If you're discerning a call to elder/deacon/pastor/missionary/etc., leave a comment.  I will pray for you.  Ask for prayer.  Don't just ask your family.  Ask your church.  Ask people you trust.  Ask strangers.  Then find a minister, and ask them questions.  Ask them about the blessings and curses of pastoral work.  The blessings outweigh the challenges, but there are challenges nonetheless.  Ask them how they sustain their families.  Ask them what it is like to prepare sermons, serve communion, extend pastoral support.  Ask them how they recharge their batteries when they are tired.  Ask them what seminary is like.  If they serve as part of a denomination, ask them about the system.  And then ask them who they look to as theological and pastoral mentors.  Make note of these people.

    If God is calling you to lead in some church office, you'll know.  God will show you the way, whether it be through friends, pastoral leaders, or strangers.  You'll sense it somewhere at the core of your being.  Or you'll trust the voices God surrounds you with to name things in you that you cannot see.  And if your calling becomes sure, then it becomes your responsibility to develop your character, though God's grace will surely be given as you undertake that task.  You must become a person of integrity.  You must become a person of love, humility, compassion, and truth.  You must become like Jesus.  And the good news is, the Bible tells us that you can be made holy by the power of the Holy Spirit.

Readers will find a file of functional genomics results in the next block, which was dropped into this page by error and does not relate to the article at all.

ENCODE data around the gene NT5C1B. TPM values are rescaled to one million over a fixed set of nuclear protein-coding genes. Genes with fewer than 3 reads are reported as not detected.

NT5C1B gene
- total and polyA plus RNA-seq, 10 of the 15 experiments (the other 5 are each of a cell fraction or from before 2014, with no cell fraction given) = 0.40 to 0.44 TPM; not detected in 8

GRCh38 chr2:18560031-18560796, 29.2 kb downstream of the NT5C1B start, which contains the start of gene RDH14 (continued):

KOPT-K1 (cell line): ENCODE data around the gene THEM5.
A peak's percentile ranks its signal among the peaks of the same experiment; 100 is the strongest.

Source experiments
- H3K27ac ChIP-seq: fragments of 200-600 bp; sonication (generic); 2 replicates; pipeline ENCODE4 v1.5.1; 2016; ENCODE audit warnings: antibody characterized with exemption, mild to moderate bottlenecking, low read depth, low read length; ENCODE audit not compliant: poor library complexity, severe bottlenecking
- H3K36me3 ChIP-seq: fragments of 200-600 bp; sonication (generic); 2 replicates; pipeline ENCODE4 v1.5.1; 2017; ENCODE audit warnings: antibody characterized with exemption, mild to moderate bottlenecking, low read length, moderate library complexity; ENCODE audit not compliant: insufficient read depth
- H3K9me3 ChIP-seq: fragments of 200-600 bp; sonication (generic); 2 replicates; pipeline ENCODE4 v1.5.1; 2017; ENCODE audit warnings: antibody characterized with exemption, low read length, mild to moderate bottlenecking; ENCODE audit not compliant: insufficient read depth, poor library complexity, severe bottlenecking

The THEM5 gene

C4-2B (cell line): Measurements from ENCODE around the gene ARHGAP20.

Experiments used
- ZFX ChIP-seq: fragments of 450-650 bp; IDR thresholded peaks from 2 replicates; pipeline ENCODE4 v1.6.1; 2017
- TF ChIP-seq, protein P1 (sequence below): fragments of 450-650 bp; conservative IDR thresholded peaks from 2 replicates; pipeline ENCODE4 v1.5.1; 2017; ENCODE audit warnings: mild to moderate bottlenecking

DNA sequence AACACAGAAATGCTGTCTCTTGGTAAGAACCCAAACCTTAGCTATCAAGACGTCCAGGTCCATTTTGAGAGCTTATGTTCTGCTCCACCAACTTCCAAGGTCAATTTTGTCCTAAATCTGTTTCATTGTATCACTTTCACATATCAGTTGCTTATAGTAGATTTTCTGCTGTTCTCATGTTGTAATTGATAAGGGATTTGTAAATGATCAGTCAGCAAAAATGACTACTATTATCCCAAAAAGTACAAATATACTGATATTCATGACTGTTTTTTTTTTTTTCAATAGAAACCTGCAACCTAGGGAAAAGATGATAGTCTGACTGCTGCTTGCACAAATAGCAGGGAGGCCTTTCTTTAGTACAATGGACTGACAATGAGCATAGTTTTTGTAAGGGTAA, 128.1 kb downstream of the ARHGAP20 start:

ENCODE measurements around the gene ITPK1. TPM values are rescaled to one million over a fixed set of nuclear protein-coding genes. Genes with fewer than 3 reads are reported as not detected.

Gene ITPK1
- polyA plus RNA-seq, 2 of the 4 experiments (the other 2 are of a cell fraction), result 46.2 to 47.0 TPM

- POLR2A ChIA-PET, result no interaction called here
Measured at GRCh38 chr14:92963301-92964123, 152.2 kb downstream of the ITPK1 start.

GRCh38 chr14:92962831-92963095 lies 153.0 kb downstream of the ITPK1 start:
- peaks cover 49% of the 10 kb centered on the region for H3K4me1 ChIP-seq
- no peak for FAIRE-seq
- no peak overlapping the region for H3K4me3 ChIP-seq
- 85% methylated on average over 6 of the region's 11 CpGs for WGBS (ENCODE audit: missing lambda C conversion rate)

The church needs leaders.  And God is calling leaders.  Make space in your life to hear.  Listen carefully, closely.  Ask God to speak.  And if God speaks, you'll know.  And when you know, let me be the first to welcome you to the adventure.  

    The second, actually.  God will have been the first.